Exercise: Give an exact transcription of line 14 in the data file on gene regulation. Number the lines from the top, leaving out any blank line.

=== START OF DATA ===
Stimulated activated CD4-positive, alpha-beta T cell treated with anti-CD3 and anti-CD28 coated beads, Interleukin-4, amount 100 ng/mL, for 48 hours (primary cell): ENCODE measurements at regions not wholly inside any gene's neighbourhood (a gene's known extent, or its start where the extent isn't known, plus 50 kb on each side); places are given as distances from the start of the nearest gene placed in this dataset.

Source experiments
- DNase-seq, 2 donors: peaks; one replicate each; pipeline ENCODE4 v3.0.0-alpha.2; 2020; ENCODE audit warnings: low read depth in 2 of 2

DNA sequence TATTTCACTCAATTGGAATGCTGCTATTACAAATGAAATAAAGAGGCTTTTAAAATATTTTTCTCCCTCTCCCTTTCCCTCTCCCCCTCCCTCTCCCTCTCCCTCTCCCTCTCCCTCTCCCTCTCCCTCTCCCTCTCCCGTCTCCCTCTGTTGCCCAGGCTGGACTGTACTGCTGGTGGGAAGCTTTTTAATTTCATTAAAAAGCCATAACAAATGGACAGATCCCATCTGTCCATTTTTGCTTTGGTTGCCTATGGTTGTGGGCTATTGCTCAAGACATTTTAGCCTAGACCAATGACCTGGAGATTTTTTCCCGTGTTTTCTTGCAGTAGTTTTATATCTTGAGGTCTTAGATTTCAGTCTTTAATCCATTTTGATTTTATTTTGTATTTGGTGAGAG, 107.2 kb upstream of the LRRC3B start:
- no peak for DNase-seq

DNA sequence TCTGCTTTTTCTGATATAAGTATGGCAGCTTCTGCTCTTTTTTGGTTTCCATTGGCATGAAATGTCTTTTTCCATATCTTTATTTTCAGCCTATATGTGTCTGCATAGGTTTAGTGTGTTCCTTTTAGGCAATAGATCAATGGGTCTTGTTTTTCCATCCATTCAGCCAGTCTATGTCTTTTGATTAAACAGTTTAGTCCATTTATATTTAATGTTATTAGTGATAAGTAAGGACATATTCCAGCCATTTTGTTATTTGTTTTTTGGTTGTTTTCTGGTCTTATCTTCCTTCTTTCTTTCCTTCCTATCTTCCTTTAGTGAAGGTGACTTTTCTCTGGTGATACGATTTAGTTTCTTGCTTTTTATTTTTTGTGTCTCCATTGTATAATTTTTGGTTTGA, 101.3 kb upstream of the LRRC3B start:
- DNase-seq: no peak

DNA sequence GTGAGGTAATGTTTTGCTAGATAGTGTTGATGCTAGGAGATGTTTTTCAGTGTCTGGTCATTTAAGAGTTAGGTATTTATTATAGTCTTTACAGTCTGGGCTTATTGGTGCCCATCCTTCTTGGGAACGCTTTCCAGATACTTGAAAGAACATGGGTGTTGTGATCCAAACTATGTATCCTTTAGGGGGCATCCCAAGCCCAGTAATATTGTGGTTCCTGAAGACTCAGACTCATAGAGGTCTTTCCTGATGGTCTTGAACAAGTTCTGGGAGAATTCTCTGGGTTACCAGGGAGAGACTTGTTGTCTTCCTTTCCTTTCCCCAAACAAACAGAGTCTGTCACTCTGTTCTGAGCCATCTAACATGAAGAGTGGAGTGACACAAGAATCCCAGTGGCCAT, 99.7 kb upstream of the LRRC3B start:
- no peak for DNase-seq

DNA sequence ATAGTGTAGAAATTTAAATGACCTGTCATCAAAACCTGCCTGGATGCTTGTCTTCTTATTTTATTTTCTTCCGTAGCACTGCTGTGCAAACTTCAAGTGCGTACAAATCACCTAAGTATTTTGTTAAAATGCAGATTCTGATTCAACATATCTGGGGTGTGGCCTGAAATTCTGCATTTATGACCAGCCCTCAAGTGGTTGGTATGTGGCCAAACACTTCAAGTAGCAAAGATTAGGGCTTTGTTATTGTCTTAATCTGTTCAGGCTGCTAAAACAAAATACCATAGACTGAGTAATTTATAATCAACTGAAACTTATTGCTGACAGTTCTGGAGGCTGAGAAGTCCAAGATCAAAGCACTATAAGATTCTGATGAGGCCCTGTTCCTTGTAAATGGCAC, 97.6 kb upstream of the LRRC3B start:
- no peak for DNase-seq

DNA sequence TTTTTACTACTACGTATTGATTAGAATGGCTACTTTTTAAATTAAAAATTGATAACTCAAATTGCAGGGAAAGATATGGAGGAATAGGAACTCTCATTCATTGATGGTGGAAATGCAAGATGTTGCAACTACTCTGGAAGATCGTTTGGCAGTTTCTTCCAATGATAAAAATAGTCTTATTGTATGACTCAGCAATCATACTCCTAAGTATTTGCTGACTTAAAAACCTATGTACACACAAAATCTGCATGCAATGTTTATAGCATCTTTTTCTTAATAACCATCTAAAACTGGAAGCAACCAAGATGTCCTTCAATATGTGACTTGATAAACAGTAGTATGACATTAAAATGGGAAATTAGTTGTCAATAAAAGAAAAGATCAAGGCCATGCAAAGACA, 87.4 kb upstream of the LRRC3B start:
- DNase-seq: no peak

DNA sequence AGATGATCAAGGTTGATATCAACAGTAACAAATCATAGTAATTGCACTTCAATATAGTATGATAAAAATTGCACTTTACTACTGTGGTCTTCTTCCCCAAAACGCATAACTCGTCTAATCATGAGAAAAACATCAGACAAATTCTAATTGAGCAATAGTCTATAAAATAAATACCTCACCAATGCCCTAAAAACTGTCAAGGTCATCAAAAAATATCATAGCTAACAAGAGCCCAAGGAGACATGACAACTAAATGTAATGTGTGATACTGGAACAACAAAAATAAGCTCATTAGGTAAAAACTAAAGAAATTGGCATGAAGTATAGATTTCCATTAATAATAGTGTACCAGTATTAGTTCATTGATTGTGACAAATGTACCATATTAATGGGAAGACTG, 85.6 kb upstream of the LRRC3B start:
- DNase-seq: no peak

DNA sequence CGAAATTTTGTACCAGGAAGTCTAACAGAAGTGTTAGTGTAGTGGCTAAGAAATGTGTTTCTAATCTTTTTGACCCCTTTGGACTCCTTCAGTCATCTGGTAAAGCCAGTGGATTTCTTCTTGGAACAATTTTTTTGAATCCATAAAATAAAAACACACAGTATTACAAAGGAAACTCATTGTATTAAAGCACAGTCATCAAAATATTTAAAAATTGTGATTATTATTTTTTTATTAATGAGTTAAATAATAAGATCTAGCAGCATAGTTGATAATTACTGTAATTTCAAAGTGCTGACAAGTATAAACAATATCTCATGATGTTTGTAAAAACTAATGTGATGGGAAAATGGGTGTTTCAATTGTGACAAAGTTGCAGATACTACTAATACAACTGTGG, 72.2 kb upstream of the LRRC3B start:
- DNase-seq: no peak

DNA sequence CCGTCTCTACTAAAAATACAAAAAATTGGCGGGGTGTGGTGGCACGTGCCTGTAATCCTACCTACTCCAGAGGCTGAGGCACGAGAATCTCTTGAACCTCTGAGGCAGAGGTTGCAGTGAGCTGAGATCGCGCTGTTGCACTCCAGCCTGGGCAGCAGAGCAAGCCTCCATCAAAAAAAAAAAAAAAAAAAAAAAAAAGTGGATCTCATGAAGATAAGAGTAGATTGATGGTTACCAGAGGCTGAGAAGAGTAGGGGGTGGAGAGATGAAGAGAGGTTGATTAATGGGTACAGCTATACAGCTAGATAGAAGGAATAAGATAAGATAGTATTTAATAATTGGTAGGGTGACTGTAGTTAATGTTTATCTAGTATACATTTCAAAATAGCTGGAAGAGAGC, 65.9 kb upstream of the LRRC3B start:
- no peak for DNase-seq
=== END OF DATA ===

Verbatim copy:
DNA sequence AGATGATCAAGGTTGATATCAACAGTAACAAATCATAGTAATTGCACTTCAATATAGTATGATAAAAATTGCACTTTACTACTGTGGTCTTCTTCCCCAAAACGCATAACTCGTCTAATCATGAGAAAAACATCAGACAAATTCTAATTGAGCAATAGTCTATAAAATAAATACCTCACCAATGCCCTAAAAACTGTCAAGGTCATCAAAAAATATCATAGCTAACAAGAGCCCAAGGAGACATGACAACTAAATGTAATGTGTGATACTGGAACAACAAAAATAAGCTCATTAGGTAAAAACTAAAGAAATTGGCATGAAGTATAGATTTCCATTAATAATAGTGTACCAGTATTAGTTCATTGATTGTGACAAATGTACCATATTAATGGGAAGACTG, 85.6 kb upstream of the LRRC3B start: